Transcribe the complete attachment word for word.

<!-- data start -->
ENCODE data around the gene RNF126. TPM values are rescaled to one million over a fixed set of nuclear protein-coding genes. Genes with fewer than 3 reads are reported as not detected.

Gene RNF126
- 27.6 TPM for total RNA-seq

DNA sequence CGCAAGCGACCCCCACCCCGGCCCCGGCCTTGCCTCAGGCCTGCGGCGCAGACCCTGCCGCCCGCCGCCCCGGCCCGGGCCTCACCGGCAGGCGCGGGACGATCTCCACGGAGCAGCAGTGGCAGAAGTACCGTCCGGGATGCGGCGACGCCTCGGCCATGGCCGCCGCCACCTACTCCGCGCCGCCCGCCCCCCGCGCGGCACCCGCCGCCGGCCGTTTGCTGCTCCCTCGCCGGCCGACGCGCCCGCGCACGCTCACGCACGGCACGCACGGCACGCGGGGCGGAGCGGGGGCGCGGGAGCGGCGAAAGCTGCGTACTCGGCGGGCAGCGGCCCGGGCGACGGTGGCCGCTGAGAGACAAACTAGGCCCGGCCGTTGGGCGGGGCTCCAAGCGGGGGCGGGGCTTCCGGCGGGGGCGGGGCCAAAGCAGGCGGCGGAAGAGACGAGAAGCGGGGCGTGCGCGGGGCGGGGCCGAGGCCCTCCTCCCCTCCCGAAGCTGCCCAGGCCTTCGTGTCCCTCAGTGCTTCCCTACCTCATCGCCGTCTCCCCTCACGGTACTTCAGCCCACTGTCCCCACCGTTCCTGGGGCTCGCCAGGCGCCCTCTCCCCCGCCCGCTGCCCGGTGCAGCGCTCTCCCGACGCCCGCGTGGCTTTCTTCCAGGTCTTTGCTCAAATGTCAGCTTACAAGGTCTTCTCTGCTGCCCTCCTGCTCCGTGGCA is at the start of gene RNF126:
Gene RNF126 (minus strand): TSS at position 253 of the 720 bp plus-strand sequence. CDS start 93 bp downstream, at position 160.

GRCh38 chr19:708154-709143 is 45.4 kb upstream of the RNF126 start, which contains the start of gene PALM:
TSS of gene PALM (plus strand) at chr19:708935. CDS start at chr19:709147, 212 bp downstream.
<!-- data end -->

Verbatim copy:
ENCODE data around the gene RNF126. TPM values are rescaled to one million over a fixed set of nuclear protein-coding genes. Genes with fewer than 3 reads are reported as not detected.

Gene RNF126
- 27.6 TPM for total RNA-seq

DNA sequence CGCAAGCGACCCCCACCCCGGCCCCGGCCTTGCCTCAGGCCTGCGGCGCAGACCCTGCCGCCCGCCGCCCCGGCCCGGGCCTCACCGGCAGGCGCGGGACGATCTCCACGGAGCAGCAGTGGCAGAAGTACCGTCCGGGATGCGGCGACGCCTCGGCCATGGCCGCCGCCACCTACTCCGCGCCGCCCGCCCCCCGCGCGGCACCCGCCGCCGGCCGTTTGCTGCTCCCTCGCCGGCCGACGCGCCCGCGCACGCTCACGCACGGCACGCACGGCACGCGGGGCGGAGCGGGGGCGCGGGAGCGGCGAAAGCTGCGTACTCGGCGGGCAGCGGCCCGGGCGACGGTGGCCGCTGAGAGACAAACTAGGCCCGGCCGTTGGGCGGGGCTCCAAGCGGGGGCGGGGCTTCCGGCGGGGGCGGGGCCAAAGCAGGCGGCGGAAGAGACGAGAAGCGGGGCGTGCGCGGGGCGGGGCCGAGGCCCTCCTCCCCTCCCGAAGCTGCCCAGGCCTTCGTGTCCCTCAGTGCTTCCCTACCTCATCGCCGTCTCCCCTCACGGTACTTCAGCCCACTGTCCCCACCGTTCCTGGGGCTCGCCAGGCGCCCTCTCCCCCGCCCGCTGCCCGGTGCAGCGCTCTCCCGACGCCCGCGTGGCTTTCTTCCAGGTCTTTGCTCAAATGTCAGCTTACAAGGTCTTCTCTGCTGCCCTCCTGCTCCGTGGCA is at the start of gene RNF126:
Gene RNF126 (minus strand): TSS at position 253 of the 720 bp plus-strand sequence. CDS start 93 bp downstream, at position 160.

GRCh38 chr19:708154-709143 is 45.4 kb upstream of the RNF126 start, which contains the start of gene PALM:
TSS of gene PALM (plus strand) at chr19:708935. CDS start at chr19:709147, 212 bp downstream.